Unfortunately, folktales link many of our backyard wildlife neighbors such as owls, toads, snakes, and bats to Halloween. That being the case, with Halloween only a few weeks away, there is no better time to dispel one of the tall tales regarding one of these unfortunate animals — the toad.
The animals associated with Halloween have a number of things in common. For example, many are creatures of the night. This is a time when folktales tell us these animals consort with witches and goblins. Such associations are enough to malign any animal. As such, it is not surprising that people fear the toad. Although we are not afraid toads will bite us, many people honestly believe that, if you touch a toad, you will get warts. Apparently, toads also infect witches with warts as they are often depicted with warts on their noses. Let’s do a fact check and see if this bit of folklore is actually true.
The origin of this belief was long ago lost in the mists of history. However, it is widely believed this notion originated from the fact that the skins of toads are covered with lots of oddly shaped warts. Since medical knowledge was rudimentary at that time in history, this conclusion was not disputed and took on a life of its own. Who among us has not heard our father or mother tell us not to pick up that toad, because will give your warts?
The truth of the matter is warts are caused by something called a human papillion virus. There are 150 or so viruses of this type. They most often infect humans through a cut or scratch. It has been suggested that one of the reasons children seem to develop warts more than adults is their roughhousing make them more prone to get scratches and cuts. In addition, the fact that their immune systems have not yet fully developed makes them more susceptible to many infections like warts.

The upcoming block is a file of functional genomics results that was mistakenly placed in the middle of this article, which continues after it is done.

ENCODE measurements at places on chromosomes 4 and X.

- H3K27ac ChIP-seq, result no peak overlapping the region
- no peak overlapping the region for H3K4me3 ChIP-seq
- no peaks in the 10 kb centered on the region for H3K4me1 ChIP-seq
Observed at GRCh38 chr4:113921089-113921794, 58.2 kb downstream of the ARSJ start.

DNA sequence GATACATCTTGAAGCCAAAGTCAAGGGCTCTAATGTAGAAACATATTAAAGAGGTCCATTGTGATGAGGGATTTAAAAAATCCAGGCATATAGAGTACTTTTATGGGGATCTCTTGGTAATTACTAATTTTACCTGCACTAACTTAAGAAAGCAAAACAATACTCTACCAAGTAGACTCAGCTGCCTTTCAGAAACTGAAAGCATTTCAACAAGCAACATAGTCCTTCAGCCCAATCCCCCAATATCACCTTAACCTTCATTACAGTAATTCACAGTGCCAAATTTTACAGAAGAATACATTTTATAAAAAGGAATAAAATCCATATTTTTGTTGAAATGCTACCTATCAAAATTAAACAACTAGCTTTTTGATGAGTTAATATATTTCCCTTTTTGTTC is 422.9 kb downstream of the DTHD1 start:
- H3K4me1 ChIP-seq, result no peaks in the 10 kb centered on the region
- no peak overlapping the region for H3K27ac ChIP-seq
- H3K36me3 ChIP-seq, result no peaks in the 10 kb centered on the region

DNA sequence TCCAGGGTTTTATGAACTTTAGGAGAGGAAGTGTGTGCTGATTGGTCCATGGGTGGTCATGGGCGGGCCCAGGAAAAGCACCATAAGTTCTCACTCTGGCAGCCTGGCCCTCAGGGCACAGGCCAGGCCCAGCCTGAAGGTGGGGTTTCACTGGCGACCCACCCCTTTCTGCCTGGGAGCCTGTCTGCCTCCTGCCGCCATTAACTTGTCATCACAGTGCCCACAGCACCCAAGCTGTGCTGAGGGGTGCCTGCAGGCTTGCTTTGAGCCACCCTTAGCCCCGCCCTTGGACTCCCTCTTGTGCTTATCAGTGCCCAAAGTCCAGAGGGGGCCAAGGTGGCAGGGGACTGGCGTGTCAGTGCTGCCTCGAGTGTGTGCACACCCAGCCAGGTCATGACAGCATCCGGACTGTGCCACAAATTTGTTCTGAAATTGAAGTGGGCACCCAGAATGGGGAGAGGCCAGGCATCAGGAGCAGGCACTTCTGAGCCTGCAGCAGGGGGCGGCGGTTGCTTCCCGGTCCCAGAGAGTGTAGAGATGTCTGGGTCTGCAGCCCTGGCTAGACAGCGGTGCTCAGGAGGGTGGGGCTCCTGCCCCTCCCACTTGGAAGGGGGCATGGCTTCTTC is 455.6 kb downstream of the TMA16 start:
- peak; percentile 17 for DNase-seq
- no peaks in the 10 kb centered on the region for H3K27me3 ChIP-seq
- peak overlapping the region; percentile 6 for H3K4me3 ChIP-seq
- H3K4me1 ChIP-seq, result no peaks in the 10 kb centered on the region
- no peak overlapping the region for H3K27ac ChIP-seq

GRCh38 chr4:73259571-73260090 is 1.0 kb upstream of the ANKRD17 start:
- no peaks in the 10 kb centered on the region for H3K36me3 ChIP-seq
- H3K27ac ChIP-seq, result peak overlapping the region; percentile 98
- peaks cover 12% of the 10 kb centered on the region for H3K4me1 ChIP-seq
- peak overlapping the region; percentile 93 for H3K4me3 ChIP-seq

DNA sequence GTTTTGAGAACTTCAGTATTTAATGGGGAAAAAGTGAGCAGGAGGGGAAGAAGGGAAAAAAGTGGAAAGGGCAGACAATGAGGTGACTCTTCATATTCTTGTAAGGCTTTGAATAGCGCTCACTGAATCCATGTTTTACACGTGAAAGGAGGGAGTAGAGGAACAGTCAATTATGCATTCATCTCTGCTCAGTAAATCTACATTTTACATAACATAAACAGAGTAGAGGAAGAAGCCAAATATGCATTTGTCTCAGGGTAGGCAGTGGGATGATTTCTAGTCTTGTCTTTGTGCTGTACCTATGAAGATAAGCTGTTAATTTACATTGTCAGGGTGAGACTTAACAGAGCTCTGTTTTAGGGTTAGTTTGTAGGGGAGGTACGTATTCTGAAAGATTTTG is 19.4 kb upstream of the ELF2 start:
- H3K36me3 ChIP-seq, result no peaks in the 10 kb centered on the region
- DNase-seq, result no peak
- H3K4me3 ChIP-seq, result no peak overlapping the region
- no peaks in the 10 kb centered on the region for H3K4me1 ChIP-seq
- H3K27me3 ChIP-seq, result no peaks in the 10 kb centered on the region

I can personally attest to the fact that toads do not cause warts. When my granddaughter was a youngster, I often accompanied her on forays into the dark to see how many toads she could capture in a single night. On a good night, she might catch a dozen or more of the “warty” critters. After examining and photographing them, she released them where they were captured. During these unforgettable adventures, she never developed any warts. However, I was left with a wealth of priceless memories.
I hope that I have dispelled this folktale. Unfortunately, I suspect that the belief that toads can infect us with warts will be around for many Halloweens to come.